CELINA

The contradictions that non-white members of this movement faced were deep and were also a microcosm of larger issues that play out in the identity struggles and battles for self-determination and political orientation in this racist society. I’m Celina Flores,

MIC

And I’m Mic Crenshaw. We are your hosts for this bonus episode of It Did Happen Here: The Minneapolis Baldies and Anti-Racist Action, Part two.

MALACHI

When I was a shorty, I was the choir director of the church that I was in. And they used to always say, "he gon' be a preacher, he gon' be a preacher." "Touched," they used to call it, touched.

MIC

You got the touch?

MALACHI

Touched by, or ordained, if you will. You were touched. Course, that never happened, but I think ultimately, the concept was, you're a person who will create; you're a person who will lead, you're a person who will do something, you know, in the world.

MIC

This is Malachi, AKA Mickey. Mickey was a Black skinhead, a member of SHOC, skinheads of Chicago.

MALACHI

And so, when I was in the skinhead movement, I'm quiet at first, right? I can watch, I can observe. I like to observe, I don't like to just jump in. But eventually it became, "what are we gonna do?" Jabari, we used to work together at a bookstore called Rizzoli in Watertower, down on Michigan Avenue.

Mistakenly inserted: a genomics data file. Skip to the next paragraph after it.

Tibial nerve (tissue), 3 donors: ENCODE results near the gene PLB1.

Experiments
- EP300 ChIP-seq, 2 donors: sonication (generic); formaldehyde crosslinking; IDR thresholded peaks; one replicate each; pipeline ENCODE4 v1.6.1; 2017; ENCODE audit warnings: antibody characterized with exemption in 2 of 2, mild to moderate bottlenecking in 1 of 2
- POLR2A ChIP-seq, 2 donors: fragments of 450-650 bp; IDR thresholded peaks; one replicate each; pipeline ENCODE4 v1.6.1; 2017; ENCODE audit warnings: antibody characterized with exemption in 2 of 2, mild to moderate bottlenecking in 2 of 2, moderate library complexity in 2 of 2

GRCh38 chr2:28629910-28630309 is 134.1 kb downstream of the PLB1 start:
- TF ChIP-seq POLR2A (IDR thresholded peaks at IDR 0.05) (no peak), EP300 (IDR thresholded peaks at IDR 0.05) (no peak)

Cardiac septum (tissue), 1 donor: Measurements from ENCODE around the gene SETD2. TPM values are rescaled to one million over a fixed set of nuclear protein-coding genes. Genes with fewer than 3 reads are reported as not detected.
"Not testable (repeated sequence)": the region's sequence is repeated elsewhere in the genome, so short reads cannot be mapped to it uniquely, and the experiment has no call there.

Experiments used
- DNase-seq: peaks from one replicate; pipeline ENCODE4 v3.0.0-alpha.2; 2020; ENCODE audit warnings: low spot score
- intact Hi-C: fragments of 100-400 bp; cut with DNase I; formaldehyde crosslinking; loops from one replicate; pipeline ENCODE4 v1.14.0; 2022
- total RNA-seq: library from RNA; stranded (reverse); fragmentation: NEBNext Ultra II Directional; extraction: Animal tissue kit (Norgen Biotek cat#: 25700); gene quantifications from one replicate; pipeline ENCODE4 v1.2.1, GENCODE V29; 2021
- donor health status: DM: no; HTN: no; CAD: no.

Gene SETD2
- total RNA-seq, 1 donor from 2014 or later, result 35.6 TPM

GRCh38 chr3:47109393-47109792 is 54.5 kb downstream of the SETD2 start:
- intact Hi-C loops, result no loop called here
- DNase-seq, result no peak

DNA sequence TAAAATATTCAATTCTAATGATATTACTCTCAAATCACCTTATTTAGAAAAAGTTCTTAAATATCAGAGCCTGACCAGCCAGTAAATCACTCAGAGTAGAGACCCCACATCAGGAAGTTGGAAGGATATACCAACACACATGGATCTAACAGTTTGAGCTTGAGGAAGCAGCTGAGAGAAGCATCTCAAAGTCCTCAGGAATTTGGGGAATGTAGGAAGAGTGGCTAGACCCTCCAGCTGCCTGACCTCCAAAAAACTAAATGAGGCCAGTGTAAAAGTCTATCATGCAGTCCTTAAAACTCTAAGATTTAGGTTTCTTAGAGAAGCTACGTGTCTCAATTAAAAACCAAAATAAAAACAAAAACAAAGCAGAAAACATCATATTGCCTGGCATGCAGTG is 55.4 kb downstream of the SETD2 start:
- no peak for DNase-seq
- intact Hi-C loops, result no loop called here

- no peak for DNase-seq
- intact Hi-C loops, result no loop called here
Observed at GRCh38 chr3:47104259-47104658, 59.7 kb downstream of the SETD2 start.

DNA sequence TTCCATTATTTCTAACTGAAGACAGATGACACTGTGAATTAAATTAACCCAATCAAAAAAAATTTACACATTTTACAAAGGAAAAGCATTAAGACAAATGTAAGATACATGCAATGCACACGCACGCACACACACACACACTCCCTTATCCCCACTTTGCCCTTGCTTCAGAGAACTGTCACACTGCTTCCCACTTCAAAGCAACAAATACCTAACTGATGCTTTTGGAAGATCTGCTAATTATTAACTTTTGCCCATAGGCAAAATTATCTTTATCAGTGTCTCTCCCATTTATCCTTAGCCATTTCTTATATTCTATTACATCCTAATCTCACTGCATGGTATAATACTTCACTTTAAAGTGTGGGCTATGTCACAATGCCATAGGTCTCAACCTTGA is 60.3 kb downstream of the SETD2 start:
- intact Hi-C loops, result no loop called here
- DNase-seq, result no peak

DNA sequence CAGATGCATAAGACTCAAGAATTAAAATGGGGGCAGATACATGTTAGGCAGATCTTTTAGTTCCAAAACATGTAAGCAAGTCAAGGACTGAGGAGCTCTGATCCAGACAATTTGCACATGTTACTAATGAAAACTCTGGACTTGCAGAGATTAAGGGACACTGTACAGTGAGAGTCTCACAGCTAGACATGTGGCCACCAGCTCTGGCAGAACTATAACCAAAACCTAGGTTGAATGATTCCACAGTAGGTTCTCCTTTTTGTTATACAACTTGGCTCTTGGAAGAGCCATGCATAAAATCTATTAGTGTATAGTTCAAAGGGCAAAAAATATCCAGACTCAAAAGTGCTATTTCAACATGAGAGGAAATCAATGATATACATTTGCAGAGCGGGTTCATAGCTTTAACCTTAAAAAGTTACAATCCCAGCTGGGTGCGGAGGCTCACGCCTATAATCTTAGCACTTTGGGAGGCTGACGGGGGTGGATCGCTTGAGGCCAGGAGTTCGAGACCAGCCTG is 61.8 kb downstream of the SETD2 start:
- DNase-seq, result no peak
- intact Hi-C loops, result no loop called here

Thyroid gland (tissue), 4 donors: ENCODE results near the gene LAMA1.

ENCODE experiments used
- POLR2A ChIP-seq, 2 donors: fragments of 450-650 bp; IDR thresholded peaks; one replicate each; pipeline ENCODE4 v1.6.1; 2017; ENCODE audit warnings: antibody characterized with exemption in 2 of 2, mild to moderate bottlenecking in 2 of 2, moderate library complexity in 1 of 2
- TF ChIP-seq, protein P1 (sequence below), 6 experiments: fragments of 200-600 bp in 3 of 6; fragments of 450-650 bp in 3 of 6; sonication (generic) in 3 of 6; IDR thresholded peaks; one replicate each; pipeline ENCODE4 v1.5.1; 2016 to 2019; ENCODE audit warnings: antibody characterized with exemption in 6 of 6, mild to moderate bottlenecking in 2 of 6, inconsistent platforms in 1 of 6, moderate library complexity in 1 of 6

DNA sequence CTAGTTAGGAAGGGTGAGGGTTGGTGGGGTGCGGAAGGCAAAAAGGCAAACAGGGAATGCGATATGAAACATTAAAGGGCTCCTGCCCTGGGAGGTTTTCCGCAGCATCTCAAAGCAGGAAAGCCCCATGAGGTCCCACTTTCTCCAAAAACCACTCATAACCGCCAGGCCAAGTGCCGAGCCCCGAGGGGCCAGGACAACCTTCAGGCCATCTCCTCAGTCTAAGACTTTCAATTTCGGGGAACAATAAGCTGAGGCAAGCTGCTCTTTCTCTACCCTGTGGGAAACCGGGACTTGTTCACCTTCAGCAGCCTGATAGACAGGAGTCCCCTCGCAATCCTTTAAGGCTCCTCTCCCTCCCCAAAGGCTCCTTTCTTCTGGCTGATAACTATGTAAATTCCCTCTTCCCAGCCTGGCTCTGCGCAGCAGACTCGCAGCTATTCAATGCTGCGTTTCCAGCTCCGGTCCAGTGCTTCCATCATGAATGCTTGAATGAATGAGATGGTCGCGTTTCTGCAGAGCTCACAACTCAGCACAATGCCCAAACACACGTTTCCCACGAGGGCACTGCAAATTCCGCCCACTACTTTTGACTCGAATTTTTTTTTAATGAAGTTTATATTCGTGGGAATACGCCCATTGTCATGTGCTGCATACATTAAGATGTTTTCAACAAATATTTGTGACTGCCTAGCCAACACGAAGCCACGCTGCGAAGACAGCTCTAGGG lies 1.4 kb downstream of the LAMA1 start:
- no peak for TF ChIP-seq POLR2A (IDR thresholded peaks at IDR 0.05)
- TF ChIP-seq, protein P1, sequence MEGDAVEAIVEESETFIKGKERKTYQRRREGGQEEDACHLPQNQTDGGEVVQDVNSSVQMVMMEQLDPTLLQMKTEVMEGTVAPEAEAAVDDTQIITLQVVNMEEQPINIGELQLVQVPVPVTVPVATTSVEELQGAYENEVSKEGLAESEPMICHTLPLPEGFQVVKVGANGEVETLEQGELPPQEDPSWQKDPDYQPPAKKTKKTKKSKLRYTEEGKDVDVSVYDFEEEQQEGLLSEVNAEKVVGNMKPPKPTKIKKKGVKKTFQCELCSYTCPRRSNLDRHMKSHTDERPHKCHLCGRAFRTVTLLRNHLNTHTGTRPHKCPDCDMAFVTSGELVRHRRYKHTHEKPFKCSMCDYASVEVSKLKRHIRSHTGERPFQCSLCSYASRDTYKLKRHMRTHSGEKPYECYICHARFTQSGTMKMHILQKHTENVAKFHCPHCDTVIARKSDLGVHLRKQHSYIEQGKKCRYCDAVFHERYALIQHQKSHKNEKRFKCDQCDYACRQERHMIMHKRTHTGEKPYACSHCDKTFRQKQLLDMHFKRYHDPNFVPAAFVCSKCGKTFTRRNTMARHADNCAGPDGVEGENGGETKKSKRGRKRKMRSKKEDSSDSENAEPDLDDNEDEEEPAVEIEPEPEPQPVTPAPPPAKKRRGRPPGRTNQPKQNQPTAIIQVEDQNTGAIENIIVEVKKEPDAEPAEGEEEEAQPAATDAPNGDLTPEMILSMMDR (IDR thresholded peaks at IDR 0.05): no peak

MIC

Jabari was a former member of SHOC and a Black skinhead from Chicago.

MALACHI

He helped me get the job there. I was in school at Columbia College. And we would be back there reading, bro. And sparring and conversing and we started talking about what we gonna do. So that's when ARA came up, that's when Syndicate came up. Really, what kind of jumped it off bro, was one night we got into a fight with the Bomber Boys. Chris, white guy, and he used to rock a swastika and Dwayne used to stick up for him, "oh, he cool," whatever, whatever.

MIC

Bomber Boys were an early skinhead crew from Chicago that was dominant before the days of SHOC. The Bomber Boys had Black members like Dwayne, but were not anti-racist. Some of their members were white power.